Categories of Special Interest
Architectural Artistic Archaeological
In Use As
1780 - 1800
Corner-sited four-storey commercial building, built c.1790, with four-bay elevation to Britain Street and two-bay elevation to Capel Street, with shopfronts to ground floor. Not currently in use. Flat roof having red brick stepped chimneystack with clay pots to south parapet wall, hidden behind ruled-and-lined rendered parapet having masonry coping. Cast-iron rainwater goods to west elevation. Moulded red brick cornice with moulded red brick consoles over red brick walls laid in Flemish bond. Square-headed window openings, diminishing to upper floor, having moulded masonry architrave surrounds and timber sliding sash windows, three-over-three pane to third floor, six-over-six to first and second floors. Pedimented lintels on scrolled consoles over first floor windows. Shopfront to ground floor comprising fluted engaged pilasters on plinth bases, paired to ends, some with scrolled consoles supporting moulded masonry cornice over plain entablature. Square-headed openings to shopfront boarded throughout.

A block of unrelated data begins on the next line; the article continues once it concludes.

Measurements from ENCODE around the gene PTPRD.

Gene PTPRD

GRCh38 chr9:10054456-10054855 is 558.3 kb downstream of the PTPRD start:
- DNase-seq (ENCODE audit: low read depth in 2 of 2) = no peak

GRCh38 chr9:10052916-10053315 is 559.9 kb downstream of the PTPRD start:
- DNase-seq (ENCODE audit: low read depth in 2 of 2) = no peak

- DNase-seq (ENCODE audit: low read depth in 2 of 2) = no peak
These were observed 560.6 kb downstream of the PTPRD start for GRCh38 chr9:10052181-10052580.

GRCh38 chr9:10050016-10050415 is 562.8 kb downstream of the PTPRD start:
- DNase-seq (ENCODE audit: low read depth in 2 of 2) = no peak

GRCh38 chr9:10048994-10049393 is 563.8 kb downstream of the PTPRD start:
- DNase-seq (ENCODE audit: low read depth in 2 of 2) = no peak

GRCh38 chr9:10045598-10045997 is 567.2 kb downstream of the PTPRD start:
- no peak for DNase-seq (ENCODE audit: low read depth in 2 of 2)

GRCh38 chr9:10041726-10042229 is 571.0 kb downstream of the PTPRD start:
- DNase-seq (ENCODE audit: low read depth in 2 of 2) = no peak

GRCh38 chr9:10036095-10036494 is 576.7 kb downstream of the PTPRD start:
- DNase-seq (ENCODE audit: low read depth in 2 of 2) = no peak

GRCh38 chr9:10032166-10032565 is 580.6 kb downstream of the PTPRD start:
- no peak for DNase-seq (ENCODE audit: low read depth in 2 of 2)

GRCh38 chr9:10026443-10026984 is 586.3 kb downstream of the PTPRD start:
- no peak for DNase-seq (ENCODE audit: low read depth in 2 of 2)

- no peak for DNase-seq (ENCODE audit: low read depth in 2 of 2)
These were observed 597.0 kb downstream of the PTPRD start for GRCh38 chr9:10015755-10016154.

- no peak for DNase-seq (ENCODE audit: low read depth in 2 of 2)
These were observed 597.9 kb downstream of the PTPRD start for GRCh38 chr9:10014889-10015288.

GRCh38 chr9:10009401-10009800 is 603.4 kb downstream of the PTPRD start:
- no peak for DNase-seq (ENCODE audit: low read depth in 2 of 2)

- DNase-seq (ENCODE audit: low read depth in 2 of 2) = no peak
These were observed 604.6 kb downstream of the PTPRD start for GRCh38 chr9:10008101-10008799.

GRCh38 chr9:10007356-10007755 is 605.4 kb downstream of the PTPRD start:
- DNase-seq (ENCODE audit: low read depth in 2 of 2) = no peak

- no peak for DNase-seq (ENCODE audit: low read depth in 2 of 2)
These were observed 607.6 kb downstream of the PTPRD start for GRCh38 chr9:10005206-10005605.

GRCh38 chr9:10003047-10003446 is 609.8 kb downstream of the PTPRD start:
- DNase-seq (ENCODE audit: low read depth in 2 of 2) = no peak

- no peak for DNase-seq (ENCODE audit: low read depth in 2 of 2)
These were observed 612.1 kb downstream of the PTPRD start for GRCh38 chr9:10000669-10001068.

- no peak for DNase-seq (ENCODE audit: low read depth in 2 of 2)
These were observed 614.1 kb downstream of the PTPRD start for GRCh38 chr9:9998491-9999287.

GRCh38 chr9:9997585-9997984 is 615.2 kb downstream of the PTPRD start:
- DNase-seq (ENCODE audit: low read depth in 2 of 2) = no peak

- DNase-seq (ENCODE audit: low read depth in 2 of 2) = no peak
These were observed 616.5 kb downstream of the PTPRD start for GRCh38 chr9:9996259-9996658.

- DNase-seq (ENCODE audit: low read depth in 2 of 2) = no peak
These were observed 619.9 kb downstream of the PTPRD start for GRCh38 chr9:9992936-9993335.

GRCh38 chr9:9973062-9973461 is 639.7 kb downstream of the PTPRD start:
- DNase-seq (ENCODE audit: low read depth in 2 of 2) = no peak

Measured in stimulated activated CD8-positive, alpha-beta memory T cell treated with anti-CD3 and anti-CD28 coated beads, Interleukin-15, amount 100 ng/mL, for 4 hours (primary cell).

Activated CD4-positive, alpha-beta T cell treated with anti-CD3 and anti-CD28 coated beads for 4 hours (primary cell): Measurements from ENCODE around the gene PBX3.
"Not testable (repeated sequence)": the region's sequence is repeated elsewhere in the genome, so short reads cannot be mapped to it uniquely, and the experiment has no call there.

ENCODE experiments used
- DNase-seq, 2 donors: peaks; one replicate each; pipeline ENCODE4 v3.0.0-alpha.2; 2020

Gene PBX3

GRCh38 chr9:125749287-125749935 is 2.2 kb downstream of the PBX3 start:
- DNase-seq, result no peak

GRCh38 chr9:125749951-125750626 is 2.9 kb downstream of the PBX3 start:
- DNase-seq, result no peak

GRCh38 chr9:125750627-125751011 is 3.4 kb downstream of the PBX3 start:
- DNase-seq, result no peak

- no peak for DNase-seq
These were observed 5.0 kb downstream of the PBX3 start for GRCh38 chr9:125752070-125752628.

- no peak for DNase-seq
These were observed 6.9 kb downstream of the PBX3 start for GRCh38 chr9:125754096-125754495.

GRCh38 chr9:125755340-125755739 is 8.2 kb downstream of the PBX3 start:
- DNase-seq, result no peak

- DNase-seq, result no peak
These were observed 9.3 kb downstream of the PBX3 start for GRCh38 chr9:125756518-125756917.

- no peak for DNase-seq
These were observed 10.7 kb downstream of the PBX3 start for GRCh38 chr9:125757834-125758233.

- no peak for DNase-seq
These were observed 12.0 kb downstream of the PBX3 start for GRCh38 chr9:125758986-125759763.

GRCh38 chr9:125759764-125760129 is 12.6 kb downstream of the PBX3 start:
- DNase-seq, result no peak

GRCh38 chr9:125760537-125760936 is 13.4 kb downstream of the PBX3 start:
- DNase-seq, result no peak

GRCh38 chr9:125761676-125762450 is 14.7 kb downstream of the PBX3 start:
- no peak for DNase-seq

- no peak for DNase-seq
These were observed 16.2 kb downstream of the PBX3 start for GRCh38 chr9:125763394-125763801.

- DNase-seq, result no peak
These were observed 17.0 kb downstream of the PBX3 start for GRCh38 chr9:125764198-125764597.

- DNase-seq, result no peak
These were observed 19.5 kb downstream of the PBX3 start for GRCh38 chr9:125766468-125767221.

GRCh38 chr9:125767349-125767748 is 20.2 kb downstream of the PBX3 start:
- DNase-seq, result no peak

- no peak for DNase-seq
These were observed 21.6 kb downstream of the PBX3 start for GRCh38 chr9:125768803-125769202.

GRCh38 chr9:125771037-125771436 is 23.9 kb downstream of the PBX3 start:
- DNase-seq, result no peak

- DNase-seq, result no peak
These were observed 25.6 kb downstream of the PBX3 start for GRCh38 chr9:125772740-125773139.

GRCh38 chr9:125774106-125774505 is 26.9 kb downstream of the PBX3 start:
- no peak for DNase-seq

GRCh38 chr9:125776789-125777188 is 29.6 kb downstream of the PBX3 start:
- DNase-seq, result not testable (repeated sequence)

Capel Street, laid out in the late seventeenth century to connect Essex Bridge to North Circular Road, was one of the primary commercial thoroughfares of the city as well as the principal northern route into the city. This building represents the eighteenth-century development of the area and commemorates the street's continuing commercial importance, while archaeological investigations to the rear have revealed possible traces of a seventeenth-century house. This commercial premises, though not currently in use, retains much of its original form and fabric, including a variety of timber sash windows, and most notably, the well-executed shopfront to the ground floor. The fluted pilasters are complemented by elegant scrolled consoles which are replicated in the window surrounds to the first floor, adding artistic as well as contextual interest. Window surrounds and a red brick cornice to the wall enliven the façade. The surviving details as well as the illusion of height created by the diminishing window openings enhance the buildings presence on the streetscape and highlight its importance to the built heritage of Dublin City as a whole.